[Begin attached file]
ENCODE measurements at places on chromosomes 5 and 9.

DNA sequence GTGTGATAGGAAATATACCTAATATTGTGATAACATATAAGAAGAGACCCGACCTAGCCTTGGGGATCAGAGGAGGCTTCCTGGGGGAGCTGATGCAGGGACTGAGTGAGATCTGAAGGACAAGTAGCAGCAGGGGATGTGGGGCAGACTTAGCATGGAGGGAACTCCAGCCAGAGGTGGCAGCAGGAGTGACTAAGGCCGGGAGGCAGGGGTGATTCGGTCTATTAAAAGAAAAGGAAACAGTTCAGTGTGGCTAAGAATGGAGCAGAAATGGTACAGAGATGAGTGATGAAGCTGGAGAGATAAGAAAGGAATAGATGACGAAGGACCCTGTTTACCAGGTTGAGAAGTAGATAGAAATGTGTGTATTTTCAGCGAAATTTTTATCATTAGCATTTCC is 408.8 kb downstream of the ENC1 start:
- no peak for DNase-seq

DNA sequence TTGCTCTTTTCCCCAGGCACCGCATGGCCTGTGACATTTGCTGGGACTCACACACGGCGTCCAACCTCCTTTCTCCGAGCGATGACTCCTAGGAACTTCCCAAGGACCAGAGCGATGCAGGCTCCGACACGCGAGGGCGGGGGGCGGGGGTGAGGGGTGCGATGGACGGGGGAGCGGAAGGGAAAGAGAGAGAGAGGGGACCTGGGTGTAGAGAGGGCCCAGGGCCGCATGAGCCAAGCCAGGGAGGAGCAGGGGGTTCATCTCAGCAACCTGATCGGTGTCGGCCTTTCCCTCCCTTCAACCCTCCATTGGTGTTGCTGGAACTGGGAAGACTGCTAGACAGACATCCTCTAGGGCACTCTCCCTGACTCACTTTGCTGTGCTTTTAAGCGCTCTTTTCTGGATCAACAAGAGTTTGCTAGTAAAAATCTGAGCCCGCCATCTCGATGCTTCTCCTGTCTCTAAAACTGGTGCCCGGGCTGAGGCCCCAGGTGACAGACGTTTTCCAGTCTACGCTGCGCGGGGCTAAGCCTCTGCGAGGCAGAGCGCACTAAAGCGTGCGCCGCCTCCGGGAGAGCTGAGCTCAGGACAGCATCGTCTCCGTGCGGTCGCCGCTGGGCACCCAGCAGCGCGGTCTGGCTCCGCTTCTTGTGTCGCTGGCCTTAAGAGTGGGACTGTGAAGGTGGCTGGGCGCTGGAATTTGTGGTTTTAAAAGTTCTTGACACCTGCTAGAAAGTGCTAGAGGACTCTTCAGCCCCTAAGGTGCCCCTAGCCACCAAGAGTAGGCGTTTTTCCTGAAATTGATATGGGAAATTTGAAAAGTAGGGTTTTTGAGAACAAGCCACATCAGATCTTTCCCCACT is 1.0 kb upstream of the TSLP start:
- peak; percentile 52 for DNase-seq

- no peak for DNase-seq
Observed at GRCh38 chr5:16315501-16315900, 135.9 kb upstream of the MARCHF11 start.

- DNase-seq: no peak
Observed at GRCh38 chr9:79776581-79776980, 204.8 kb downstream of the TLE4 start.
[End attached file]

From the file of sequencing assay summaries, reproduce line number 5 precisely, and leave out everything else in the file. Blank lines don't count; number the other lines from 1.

- peak; percentile 52 for DNase-seq